Sep 25, 2014
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Eight of 15 Richmond youth who were placed at T.J.Maxx in Pinole this past summer as part of the local Summer Youth Entrepreneur Program (SYEP) were hired for jobs.

“The store hired them to work the back-to-school and holiday rush,” said Jay Leonhardy, a program manager with the city of Richmond’s YouthWORKS, which manages SYEP.

The youth program, which offers two weeks worth of invaluable career training, was so successful at T.J.Maxx that the retailer has expressed interest in an ongoing partnership with the city and possible expansion beyond summer, said Amanda Elliott, the executive director of the Richmond Main Street Initiative (RMSI).

“The youth were excited to be placed at T.J.Maxx because having customer service experience serves as a necessary skillset for future opportunities,” said program coordinator Vaneese Johnson. “Some youth went on, after the program ended, to be hired at retailers in Hilltop Mall and food service businesses partially because they now have retail experience on their resume.”

Since 2008, RMSI has partnered with the YouthWORKS on SYEP.  The decade-old career-training program, largely sponsored by the city and Chevron Richmond, is said to be one of the best program’s of its kind in the state. SYEP offers Richmond youth between ages 15 and 21 with up to 100 hours of career training through work experience during the summer, along with some income.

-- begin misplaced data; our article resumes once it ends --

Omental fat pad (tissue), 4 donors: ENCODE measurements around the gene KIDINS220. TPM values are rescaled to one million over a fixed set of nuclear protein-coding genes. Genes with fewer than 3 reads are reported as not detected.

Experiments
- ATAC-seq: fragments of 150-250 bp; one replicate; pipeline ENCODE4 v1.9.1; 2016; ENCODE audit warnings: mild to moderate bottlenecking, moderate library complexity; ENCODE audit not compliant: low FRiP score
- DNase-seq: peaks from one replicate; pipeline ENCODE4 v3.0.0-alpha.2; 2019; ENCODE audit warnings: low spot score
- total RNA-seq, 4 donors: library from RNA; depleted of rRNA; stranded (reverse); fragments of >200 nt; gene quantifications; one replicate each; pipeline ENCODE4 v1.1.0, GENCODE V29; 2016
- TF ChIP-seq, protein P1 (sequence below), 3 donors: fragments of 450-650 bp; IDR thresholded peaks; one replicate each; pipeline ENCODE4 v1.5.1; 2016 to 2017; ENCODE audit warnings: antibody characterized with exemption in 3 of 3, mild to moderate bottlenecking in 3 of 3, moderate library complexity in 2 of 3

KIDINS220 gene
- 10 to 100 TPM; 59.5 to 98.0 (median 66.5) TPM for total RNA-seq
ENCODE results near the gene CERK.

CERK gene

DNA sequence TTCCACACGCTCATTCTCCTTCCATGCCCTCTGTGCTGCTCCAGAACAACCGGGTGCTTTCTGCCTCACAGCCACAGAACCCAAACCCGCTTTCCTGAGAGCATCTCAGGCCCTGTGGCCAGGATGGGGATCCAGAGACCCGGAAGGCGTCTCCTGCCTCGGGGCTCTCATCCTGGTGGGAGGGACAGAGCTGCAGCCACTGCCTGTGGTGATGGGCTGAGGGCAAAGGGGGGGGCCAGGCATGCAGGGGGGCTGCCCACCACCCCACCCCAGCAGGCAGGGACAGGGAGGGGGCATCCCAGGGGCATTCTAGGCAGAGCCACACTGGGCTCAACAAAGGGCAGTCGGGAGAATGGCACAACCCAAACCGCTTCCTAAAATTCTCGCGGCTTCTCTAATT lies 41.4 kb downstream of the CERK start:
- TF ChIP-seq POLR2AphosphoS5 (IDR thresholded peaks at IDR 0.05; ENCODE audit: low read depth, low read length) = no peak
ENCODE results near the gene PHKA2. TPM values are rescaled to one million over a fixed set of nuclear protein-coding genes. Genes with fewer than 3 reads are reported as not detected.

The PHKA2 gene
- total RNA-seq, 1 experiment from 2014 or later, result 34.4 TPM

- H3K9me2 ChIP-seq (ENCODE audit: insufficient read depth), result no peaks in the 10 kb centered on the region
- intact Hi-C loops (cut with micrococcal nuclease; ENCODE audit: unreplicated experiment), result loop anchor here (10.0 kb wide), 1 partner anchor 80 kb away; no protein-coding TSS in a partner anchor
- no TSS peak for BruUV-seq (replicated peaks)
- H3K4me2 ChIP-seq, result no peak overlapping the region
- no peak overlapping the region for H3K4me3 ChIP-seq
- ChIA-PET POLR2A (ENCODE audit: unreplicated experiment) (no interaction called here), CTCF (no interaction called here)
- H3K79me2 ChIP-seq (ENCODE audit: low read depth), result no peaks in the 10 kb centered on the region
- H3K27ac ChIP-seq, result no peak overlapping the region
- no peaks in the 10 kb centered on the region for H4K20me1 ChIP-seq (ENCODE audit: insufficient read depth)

As part of the program, RMSI offers young people storefront, small business and retail training connections, such as new program partner T.J.Maxx.

For two weeks, RMSI trained the 15 young people before they went to the T.J.Maxx store in Pinole. During the first week, the youth received work-readiness training, team building assignments and communications skills building, among other skills training. The second week provided entrepreneur training in which students identified and developed business opportunities in the local community.

One business idea from this past summer was a companionship and care service provider for seniors. Another was a utility-supported business helping community members learn energy and water conservation tactics.

After completing the training, the 15 youth received hands-on work experience at T.J.Maxx, with their tenure there ending in August.

Overall, 233 young people participated in SYEP this summer, with 83 percent of them coming from households earning less than $30,000 a year. They went to 51 worksites comprising of 37 employers, not just local businesses like T.J. Maxx but also agencies and nonprofits.

BART, the city of Richmond’s Planning Department, Milo Foundation and the West Contra Costa Unified School District were among the places hosting SYEP participants.


About the Author

Mike Aldax is the editor of the Richmond Standard. He has 13 years of journalism experience, most recently as a reporter for the San Francisco Examiner. He previously held roles as reporter and editor at Bay City News, Napa Valley Register, Garden Island Newspaper in Kaua’i, and the Queens Courier in New York City.